Taylor V. Stein
Frank Søndergaard Jensen
Nobuhiko Tanaka
Liisa Tyrväinen
Guest Editors

Keywords

  • sustainable nature-based tourism
  • ecotourism
  • community development
  • economics
  • forest recreation
  • recreation policy
  • recreation benefits
  • recreation ecology

Published Papers (7 papers)

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Research

Open AccessArticle Factors Influencing Visitors to Suburban Open Space Areas near a Northern Japanese City
Forests 2012, 3(2), 155-165; doi:10.3390/f3020155
Received: 16 January 2012 / Revised: 14 March 2012 / Accepted: 5 April 2012 / Published: 12 April 2012
Cited by 1 | PDF Full-text (145 KB) | HTML Full-text | XML Full-text
Abstract
Visitor information often serves as the basis for the management plan of parks. However, there exist few scientific and fundamental surveys for parks and open spaces in Japan. We analyzed the correlation between the number of visitors and the various factors in a
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Visitor information often serves as the basis for the management plan of parks. However, there exist few scientific and fundamental surveys for parks and open spaces in Japan. We analyzed the correlation between the number of visitors and the various factors in a suburban open space in a northern Japanese city, Takino Park. To explain the fluctuations in the number of visitors in Takino Park, multiple regression analyses with the stepwise method were conducted. The analyses employed social factors and meteorological factors, such as the day of the week, school vacations, temperature and the weather. The results show that the most influential factor is the day of the week, i.e., Sundays and holidays. The weather is also influential as the number of visitors decreases on rainy and snowy days. Comparing different seasons of the year, we found that influential factors varied from one season to the other. A key distinguishing finding of our results is that the weather conditions at the departure site and the weather forecast are also determining factors. These findings will help park managers understand the current situations and examine future management strategies to maintain and enhance visitor satisfaction, and improve information services. Full article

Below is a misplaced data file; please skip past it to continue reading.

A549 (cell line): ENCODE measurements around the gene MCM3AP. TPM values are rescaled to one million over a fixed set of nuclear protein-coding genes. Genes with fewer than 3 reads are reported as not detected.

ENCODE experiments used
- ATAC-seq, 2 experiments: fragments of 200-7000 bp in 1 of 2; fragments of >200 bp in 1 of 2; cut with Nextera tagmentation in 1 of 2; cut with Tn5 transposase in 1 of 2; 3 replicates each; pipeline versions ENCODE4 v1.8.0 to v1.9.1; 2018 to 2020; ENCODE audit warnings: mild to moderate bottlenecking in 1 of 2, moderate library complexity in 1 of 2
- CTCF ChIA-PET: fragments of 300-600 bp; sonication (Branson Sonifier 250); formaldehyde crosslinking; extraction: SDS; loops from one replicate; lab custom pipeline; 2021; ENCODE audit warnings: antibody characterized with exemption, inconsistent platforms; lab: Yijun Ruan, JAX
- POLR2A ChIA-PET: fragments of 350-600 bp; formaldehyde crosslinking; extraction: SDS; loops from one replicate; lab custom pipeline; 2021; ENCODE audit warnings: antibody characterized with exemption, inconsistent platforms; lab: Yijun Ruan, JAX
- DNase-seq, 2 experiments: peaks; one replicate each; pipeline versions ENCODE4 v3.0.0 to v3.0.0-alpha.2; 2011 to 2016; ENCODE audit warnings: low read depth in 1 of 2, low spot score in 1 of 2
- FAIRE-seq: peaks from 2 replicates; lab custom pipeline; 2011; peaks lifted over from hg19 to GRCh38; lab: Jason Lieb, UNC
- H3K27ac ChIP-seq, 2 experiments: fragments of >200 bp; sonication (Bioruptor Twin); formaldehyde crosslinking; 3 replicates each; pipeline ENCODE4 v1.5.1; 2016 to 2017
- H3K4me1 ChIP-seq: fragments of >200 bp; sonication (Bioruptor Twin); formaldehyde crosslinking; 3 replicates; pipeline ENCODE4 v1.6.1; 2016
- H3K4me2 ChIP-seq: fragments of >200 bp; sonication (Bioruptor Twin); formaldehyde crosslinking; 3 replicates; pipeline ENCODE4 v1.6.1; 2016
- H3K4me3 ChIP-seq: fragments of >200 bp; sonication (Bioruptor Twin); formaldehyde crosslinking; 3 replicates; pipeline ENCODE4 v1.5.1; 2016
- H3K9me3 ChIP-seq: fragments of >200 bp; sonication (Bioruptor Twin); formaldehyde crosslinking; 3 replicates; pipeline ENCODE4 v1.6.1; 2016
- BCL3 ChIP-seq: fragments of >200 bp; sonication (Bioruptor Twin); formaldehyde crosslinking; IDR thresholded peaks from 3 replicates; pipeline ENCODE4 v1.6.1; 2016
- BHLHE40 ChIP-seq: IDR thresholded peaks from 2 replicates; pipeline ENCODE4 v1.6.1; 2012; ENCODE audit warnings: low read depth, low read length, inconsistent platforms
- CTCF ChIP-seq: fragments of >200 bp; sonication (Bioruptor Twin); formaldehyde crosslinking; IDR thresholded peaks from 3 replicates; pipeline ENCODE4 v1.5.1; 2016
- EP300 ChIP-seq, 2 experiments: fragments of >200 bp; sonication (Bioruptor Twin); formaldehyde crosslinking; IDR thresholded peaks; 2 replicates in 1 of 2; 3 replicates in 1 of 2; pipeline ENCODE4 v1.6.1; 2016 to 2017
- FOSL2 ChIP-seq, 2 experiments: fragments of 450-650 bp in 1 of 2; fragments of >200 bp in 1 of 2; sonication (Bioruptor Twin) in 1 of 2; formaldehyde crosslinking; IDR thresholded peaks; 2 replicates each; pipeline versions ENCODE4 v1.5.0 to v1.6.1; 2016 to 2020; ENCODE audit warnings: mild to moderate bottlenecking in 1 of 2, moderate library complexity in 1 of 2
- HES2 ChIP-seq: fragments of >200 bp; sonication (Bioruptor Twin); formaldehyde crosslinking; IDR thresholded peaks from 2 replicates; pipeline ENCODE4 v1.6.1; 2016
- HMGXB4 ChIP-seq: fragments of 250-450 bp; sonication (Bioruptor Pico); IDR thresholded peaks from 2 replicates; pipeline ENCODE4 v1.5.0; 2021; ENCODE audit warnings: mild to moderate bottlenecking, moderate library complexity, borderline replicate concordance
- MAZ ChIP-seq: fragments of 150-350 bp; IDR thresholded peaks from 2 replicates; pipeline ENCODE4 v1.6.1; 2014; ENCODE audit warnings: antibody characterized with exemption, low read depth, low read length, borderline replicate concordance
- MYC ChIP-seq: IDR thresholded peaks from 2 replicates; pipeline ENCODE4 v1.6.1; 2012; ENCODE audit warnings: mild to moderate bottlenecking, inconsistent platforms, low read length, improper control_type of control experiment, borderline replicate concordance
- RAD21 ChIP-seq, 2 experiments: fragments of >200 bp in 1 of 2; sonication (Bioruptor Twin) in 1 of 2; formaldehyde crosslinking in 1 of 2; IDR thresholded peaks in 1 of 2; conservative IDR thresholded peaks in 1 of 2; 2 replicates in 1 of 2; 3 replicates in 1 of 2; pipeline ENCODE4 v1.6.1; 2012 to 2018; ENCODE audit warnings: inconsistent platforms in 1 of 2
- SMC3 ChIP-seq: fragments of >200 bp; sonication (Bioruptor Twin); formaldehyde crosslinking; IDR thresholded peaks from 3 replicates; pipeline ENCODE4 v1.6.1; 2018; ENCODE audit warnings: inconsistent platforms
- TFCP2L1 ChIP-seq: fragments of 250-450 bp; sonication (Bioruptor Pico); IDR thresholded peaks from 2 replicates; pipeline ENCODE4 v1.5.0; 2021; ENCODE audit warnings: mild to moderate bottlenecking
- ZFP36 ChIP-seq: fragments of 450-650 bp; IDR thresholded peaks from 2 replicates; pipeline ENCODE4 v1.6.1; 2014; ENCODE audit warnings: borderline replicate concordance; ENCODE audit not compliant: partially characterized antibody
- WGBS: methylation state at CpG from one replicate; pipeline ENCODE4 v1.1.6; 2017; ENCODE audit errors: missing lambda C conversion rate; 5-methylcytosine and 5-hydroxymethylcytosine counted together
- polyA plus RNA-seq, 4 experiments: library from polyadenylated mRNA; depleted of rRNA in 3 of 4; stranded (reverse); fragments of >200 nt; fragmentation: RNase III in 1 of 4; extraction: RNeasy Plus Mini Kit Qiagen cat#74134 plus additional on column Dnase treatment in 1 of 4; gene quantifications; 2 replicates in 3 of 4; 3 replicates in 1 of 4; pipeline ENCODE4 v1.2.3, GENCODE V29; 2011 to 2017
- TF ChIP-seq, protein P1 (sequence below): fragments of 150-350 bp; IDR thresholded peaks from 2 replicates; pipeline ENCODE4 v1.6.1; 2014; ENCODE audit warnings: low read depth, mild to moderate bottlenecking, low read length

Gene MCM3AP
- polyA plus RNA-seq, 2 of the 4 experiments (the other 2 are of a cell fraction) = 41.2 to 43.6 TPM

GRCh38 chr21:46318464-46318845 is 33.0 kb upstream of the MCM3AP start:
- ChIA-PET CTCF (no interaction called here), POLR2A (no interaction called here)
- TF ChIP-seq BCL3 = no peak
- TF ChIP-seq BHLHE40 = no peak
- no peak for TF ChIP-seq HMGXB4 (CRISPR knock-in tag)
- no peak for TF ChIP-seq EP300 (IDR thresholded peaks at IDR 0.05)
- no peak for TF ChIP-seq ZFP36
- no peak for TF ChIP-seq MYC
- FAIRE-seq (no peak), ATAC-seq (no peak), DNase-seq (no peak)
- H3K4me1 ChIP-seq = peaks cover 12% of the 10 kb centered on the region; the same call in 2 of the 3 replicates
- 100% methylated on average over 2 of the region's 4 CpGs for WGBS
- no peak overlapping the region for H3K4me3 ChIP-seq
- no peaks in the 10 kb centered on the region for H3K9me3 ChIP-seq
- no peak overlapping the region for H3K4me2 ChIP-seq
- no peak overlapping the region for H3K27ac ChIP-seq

(This article belongs to the Special Issue Expanding Forests’ Benefits: Forest-based Recreation and Tourism)
Open AccessArticle Latent Demand and Time Contextual Constraints to Outdoor Recreation in Sweden
Forests 2012, 3(1), 1-21; doi:10.3390/f3010001
Received: 1 September 2011 / Revised: 1 December 2011 / Accepted: 19 December 2011 / Published: 23 December 2011
Cited by 5 | PDF Full-text (142 KB) | HTML Full-text | XML Full-text
Abstract
This study analyzes the latent demand to outdoor recreation participation and identifies what factors are constraining people from realizing this demand. In Sweden, recreation in the outdoors is seen as a public right as articulated in public policy and much of the outdoor